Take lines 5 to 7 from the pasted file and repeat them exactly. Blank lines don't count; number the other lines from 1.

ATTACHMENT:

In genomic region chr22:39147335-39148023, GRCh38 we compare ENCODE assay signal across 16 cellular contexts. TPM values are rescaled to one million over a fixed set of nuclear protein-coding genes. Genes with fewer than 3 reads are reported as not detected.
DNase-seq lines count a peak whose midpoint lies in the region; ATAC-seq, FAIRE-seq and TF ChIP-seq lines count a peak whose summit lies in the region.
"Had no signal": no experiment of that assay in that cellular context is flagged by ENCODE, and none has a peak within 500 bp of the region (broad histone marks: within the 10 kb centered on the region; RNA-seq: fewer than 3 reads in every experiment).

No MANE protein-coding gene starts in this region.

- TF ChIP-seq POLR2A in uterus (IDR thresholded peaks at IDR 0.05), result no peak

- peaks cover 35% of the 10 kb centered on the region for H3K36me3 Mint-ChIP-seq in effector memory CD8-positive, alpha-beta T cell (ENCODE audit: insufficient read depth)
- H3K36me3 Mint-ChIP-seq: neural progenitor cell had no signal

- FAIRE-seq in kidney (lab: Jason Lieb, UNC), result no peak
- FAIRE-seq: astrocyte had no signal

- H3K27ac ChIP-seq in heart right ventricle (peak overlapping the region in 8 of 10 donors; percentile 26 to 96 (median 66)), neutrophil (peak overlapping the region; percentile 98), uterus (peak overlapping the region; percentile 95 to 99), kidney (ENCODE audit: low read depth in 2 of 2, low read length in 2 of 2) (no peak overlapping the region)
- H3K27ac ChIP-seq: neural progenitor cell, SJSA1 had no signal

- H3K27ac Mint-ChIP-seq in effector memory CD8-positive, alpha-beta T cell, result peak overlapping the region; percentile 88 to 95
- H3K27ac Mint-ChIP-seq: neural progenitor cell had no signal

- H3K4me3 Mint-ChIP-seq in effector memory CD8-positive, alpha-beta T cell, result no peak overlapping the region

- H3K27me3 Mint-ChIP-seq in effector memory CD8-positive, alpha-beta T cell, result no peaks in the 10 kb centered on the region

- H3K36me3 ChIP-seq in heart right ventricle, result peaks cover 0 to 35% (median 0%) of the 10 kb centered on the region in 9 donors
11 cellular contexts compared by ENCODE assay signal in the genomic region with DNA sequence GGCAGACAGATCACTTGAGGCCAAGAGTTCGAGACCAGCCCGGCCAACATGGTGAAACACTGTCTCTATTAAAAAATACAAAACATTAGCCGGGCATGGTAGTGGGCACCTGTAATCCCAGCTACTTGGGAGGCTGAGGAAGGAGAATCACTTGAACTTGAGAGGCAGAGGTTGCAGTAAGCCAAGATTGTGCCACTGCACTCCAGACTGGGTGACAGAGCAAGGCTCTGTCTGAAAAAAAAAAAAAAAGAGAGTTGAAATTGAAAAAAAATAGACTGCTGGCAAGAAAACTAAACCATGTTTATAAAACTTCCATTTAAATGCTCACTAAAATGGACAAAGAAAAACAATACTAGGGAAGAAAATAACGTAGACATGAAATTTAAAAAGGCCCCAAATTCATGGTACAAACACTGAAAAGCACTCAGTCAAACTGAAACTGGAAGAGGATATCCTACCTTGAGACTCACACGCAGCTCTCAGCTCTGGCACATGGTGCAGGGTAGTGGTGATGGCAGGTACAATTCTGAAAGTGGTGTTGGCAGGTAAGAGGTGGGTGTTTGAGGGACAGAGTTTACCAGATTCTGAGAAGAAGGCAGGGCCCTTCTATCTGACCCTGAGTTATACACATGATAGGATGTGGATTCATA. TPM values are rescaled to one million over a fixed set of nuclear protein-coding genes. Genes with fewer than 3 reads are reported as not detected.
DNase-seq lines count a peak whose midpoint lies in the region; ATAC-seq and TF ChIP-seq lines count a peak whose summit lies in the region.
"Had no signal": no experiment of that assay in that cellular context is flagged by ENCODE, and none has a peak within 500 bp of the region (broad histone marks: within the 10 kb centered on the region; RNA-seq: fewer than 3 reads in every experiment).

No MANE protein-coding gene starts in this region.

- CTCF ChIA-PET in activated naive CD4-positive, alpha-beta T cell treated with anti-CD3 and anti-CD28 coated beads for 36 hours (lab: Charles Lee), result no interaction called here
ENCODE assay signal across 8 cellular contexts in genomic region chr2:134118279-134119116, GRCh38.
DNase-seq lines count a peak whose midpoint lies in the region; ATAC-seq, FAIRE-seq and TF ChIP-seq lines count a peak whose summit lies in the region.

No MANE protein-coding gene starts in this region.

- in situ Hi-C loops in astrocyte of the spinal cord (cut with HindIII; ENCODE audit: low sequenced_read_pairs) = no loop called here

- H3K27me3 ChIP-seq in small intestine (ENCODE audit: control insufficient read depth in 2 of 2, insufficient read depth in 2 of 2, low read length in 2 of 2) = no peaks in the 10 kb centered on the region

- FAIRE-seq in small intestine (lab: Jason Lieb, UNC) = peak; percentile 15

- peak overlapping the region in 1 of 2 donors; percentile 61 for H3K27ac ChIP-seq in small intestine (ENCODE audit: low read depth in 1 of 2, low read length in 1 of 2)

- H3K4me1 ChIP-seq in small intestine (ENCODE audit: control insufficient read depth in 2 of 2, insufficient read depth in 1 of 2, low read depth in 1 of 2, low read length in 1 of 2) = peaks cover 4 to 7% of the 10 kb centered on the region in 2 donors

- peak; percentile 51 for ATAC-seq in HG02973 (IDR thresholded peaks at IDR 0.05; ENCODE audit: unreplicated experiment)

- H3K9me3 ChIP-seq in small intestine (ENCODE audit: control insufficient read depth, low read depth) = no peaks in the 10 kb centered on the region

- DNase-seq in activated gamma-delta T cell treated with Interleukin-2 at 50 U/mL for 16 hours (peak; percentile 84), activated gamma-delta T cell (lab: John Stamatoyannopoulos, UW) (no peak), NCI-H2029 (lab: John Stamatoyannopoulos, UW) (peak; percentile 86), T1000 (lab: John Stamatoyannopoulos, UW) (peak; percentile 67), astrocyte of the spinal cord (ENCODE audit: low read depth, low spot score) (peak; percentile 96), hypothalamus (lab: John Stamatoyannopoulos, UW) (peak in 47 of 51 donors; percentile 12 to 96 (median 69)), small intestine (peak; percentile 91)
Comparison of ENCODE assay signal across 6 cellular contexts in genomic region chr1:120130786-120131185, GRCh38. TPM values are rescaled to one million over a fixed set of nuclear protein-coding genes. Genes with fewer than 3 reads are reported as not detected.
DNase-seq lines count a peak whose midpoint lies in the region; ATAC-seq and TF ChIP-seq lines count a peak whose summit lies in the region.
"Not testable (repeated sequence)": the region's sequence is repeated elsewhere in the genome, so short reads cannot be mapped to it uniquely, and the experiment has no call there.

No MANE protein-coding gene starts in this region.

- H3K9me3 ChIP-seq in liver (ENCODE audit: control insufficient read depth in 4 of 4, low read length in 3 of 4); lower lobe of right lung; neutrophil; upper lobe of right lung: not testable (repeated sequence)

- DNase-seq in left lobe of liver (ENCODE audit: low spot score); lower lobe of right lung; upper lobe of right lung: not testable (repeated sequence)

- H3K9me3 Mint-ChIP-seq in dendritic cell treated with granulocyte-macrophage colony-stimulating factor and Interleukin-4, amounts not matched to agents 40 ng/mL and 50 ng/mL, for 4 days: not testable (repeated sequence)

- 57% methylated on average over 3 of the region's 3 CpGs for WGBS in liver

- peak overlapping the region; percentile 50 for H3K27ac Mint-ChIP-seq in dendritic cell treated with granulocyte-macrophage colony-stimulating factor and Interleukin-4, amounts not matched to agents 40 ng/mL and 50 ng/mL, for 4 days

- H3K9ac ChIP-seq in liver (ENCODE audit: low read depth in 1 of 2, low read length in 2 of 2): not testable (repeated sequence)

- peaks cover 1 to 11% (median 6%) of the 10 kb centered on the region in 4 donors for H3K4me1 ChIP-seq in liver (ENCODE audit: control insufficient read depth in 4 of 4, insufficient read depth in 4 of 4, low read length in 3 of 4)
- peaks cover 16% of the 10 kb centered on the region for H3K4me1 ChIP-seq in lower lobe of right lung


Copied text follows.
- TF ChIP-seq POLR2A in uterus (IDR thresholded peaks at IDR 0.05), result no peak

- peaks cover 35% of the 10 kb centered on the region for H3K36me3 Mint-ChIP-seq in effector memory CD8-positive, alpha-beta T cell (ENCODE audit: insufficient read depth)
- H3K36me3 Mint-ChIP-seq: neural progenitor cell had no signal